Development of a biblical cosmic creation model ranks as one of the hallmarks of Reasons to Believe’s case for the Christian faith. In that model we maintain that thousands of years ago, the Bible explicitly predicted the following four features of the universe:1
- cosmic beginning that includes the beginning of space and time
- cosmic expansion from the space-time beginning
- unchanging laws of physics
- cosmically pervasive law of decay
These four features undergird what is now known as the big bang creation model. They distinguish the big bang creation model from all other competing models for the universe. Together they imply that the universe must get colder and colder as it gets older and older in a highly predictable way (see figure 1). Also, second only to the predicted cooling of the universe, the most unambiguous and definitive test of the big bang creation model is the primordial (early) abundance of the element helium.
Figure 1: Evidence of Predicted Cooling from the Cosmic Creation Event. The curve is the predicted cooling of the universe according to the biblically described features of the universe where the universe has an age of 13.8 billion years and where there is little variation in the cosmic expansion rate. The dots and error bars are actual temperature measurements of the cosmic microwave background radiation (i.e., radiation remaining from the cosmic creation event) made at different distances or lookback times. The error bar for the measurement at ~7 billion years after the cosmic beginning2 is smaller than the width of the curve. Diagram credit: Hugh Ross
Measuring Primordial Helium
According to the big bang model, the universe begins with just one element—hydrogen. The model predicts that between three to four minutes after the cosmic creation event, 0.24668±0.00061 of the original hydrogen by mass will be fused into helium. This number is derived from the most detailed maps of the cosmic microwave background radiation (a.k.a. the radiation from the cosmic creation event) on the singular assumption that the big bang model is correct.3
The big bang test is whether or not this 0.24668 number agrees with the measured abundance of helium observed in cosmic gas clouds that have seen little chemical contamination since the birth of the universe. Stars, once they form, fuse the primordial hydrogen and helium of the universe into elements heavier than helium and more helium. A good measure of how much helium stars have manufactured and exported into their surrounding gas clouds is the quantity of elements heavier than helium that resides in the surrounding gas clouds. The lower this quantity of heavier-than-helium elements in a gas cloud, the more accurately astronomers can determine the amount of helium added to the gas clouds before any stars began to form in the universe. Hence, astronomers look to ionized gas clouds with the least quantity of elements heavier than helium in their quest to determine the quantity of helium (as a fraction) by mass of the original cosmic hydrogen that existed before stars formed. That is, they are looking for the amount of hydrogen transformed into helium in the first few minutes after the creation of the universe—otherwise known as the primordial helium abundance.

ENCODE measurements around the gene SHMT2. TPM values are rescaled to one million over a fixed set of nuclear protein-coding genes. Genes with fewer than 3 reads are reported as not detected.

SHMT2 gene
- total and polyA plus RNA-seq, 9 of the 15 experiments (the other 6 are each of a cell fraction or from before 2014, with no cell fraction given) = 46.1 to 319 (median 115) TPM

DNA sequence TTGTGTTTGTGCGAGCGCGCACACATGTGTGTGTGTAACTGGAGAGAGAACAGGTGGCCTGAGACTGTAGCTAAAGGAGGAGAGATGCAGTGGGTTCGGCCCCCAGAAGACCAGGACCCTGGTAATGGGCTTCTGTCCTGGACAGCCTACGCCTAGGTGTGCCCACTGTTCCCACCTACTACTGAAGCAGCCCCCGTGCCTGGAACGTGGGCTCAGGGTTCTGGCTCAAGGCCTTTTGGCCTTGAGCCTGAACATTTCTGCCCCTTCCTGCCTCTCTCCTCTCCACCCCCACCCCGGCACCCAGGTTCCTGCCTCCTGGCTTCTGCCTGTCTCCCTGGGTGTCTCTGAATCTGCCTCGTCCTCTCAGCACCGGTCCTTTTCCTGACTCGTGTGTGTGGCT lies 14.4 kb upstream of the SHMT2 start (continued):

Earlier attempts to measure the primordial helium abundance used high-resolution spectroscopy on a large sample of low metallicity (low quantities of elements heavier than helium) gas clouds to determine the primordial helium abundance. The measurements researchers determined are listed in table 1.
Table 1: Measured Values of Primordial Helium Abundance
research team primordial helium abundance
Izotov et al. (2014)4 0.2551±0.0022
Aver et al. (2015)5 0.2449±0.0040
Peimbert et al. (2016)6 0.2446±0.0029
Fernández et al. (2018)7 0.245±0.007
The use of large samples of gas clouds for the determinations listed in table 1 was made to reduce the statistical errors. However, as several research teams pointed out, “if one is not careful, systematic errors can be more significant for large samples, because low-quality objects/observations are often included.”8 (Systematic errors are possible offsets or multipliers of measurements due to instrumental effects and possible failures to properly calibrate or account for other natural phenomena that could influence the outcomes of the measurements.)
Affirming Measurement in a Gas Cloud
Recently, a team of four astronomers led by Mabel Valerdi sought to minimize systematic errors in determining the primordial helium abundance by observing a single gas cloud that stands dramatically apart from all other gas clouds in affording outstandingly high-quality, unambiguous measurements of the primordial helium abundance.
That gas cloud is NGC 346 (see figure 2). NGC 346 is an exceptionally low-metallicity gas cloud in an exceptionally low-metallicity galaxy, the Small Magellanic Cloud. Residing in the Small Magellanic Cloud, NGC 346 is close enough, just 61 kiloparsecs (196,000 light-years) away,9 that it is possible to resolve (distinguish) individual stars in the gas cloud and, thus, avoid their contaminating contributions to the observed nebular gas spectra. NGC 346’s proximity means that “the underlying absorption correction (due to the stellar absorption of the H and He [hydrogen and helium] lines) can be reduced significantly, at least by an order of magnitude.”10 NGC 346 is close enough and large enough that its nebular gas can be observed in several different lines of sight. The bottom line is that there is no other ionized nebular gas cloud that is simultaneously “as close, as large, and with a metallicity as low as NGC 346.”11